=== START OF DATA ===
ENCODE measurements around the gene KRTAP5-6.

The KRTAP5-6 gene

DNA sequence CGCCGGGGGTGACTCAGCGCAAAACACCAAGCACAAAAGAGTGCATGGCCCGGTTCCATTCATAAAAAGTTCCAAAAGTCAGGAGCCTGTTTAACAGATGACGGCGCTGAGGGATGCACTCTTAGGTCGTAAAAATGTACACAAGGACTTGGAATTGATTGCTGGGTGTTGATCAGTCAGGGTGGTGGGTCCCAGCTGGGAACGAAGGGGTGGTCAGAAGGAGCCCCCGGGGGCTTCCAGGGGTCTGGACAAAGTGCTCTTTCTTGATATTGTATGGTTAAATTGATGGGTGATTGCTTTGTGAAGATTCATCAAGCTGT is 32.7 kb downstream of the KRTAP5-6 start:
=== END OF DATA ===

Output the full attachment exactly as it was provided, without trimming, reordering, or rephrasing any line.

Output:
ENCODE measurements around the gene KRTAP5-6.

The KRTAP5-6 gene

DNA sequence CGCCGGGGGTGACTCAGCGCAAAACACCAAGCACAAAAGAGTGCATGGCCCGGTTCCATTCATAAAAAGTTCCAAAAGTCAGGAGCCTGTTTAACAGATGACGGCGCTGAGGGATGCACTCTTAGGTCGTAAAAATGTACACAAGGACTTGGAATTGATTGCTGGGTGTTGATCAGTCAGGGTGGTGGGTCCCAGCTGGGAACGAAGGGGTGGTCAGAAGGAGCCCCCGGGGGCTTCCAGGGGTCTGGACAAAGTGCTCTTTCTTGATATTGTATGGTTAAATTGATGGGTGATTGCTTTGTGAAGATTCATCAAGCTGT is 32.7 kb downstream of the KRTAP5-6 start: